Presenter/s: Matthew Prociv
Symposium Session: 2020 - 11 Dam removal in the Pacific Northwest
Topics covered: beavers, fish passage, hydraulics, instream structure (culvert/bridge/dam), stream, and urban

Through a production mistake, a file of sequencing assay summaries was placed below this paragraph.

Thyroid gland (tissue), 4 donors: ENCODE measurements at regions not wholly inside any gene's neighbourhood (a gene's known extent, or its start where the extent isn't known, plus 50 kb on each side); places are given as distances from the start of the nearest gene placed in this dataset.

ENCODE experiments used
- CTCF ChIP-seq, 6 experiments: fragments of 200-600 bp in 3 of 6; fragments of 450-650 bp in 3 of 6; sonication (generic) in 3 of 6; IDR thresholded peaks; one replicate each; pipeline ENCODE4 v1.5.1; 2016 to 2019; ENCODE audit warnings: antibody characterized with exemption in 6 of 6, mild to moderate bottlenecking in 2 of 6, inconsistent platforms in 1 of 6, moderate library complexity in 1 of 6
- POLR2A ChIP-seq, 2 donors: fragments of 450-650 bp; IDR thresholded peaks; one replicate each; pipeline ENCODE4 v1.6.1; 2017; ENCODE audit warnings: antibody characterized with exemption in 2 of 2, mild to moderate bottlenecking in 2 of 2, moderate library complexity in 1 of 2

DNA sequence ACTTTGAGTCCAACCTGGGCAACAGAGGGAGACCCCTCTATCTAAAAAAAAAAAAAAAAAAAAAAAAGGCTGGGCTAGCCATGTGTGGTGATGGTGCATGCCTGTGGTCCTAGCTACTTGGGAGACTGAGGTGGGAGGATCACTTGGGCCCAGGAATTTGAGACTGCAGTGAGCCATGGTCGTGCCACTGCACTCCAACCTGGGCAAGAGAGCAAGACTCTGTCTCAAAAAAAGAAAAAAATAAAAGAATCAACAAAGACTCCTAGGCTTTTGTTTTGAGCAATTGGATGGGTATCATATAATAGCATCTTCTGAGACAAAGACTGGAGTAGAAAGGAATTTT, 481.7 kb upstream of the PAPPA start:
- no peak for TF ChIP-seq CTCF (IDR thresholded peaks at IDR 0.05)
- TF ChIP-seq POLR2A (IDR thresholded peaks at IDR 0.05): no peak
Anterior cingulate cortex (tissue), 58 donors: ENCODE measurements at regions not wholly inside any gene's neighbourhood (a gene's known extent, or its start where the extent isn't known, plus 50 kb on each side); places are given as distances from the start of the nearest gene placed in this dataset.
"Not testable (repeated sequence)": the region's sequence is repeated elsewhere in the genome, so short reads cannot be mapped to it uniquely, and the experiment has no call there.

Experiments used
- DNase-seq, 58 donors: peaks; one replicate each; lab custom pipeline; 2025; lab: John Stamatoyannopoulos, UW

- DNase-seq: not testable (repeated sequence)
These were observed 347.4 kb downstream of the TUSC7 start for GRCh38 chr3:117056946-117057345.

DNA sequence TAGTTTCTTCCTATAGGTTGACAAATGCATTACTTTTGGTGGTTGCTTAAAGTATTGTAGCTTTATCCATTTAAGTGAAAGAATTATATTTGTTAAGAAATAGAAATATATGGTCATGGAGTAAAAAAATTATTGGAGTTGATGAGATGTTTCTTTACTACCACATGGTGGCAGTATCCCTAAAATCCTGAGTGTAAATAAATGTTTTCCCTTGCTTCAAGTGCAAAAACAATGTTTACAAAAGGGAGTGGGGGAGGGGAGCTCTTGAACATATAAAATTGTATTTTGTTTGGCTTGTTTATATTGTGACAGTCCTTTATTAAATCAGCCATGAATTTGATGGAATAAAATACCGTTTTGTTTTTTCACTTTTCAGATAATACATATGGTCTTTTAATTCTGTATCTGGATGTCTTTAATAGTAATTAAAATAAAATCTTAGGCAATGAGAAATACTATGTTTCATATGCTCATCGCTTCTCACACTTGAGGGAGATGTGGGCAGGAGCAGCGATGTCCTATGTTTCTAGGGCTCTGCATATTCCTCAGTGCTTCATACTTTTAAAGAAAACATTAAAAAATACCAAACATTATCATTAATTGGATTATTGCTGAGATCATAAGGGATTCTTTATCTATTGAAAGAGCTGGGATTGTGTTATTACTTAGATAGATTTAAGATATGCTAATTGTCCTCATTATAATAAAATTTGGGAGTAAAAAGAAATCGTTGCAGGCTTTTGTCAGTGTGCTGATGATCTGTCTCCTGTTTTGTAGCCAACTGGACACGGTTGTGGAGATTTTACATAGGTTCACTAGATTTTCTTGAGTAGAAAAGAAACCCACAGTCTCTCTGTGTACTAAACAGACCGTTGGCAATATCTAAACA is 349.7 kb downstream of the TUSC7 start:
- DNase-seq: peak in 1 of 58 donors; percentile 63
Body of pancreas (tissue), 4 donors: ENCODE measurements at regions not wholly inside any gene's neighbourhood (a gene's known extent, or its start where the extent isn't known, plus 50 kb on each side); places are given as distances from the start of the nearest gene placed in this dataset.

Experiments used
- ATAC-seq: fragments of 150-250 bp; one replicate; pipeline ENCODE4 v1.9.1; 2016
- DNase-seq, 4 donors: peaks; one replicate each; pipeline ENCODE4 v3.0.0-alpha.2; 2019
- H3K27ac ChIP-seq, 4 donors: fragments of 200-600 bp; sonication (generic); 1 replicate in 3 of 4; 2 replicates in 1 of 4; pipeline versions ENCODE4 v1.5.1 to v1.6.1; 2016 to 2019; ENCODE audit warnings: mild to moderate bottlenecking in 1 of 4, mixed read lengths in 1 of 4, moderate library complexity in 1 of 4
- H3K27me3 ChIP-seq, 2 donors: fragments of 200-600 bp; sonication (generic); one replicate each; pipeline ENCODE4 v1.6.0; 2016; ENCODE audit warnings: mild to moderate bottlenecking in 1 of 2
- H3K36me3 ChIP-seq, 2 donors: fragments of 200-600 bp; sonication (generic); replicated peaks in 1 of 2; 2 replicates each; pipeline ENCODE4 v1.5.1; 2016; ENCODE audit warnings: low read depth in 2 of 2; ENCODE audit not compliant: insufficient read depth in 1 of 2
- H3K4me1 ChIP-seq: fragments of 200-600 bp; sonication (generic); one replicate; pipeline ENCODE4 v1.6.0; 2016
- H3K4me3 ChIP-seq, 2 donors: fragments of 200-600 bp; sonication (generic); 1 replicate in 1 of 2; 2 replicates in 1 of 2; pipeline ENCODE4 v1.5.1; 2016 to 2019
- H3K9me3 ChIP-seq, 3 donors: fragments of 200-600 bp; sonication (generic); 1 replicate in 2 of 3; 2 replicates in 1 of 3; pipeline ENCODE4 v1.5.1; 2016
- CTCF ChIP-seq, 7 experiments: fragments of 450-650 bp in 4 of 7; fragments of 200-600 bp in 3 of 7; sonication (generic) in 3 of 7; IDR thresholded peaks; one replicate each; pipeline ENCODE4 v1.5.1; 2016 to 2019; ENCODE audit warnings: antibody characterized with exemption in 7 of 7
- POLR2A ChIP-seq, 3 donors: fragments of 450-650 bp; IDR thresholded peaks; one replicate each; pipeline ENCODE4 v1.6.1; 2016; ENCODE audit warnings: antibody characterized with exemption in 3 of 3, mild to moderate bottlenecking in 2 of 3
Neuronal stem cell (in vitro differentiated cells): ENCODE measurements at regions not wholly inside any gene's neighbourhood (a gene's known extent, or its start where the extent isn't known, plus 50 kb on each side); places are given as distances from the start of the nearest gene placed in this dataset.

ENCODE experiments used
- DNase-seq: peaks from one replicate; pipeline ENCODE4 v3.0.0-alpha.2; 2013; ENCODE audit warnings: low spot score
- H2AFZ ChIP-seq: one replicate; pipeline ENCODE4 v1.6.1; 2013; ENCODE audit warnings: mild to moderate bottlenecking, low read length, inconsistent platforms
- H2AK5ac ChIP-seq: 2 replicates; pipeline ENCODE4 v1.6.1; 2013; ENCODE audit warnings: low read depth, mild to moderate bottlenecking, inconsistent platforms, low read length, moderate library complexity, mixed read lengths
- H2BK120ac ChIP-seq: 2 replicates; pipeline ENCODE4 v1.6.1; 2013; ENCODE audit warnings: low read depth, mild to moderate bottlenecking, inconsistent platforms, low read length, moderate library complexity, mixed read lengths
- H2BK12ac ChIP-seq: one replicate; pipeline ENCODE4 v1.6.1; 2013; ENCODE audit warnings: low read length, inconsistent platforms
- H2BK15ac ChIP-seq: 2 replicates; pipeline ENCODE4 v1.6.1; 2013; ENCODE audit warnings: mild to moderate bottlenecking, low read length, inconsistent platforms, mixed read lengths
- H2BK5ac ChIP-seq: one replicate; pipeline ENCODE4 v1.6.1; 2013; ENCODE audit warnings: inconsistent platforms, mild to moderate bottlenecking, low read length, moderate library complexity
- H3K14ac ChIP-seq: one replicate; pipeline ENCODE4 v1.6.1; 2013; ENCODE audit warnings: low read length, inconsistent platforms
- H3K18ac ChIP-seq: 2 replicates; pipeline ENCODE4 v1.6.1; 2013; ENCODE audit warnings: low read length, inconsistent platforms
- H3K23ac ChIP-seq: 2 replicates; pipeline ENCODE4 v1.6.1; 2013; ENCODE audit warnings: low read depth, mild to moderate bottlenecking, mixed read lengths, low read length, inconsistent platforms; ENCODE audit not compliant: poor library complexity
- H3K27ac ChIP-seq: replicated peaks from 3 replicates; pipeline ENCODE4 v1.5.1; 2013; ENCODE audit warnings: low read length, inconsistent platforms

Impoundment structures, such as dams, are a reliable method to divert water from otherwise naturally flowing water courses to other locations and consumptive uses, but are also impediments or full barriers to fish passage and alter the natural habitat and hydraulic and sediment conveyance characteristics of the water courses. Several projects, currently in various stages of implementation, from in design to constructed and operating, are attempting to improve/restore fish passage by returning rivers to more nature-like channels while maintaining reliable water supplies. In this presentation we will examine the needs driving these projects, the physical improvements to the rivers, infrastructure, and affected environment, and the potential pitfalls involved in the replacement of impoundment structures with regraded, stabilized, nature-like channels while simultaneously maintaining or expanding water supply diversions. We will also explore the geomorphic and hydraulic characteristics that make impoundment structures good candidates for replacement with regraded channels; discuss how fish and lamprey run timing and biomechanics are incorporated into design of the regraded channels to make them successful; examine how natural hydraulic and sediment conveyance processes of the water course may be restored; and discuss management related considerations such as risk, uncertainty, maintenance, and costs.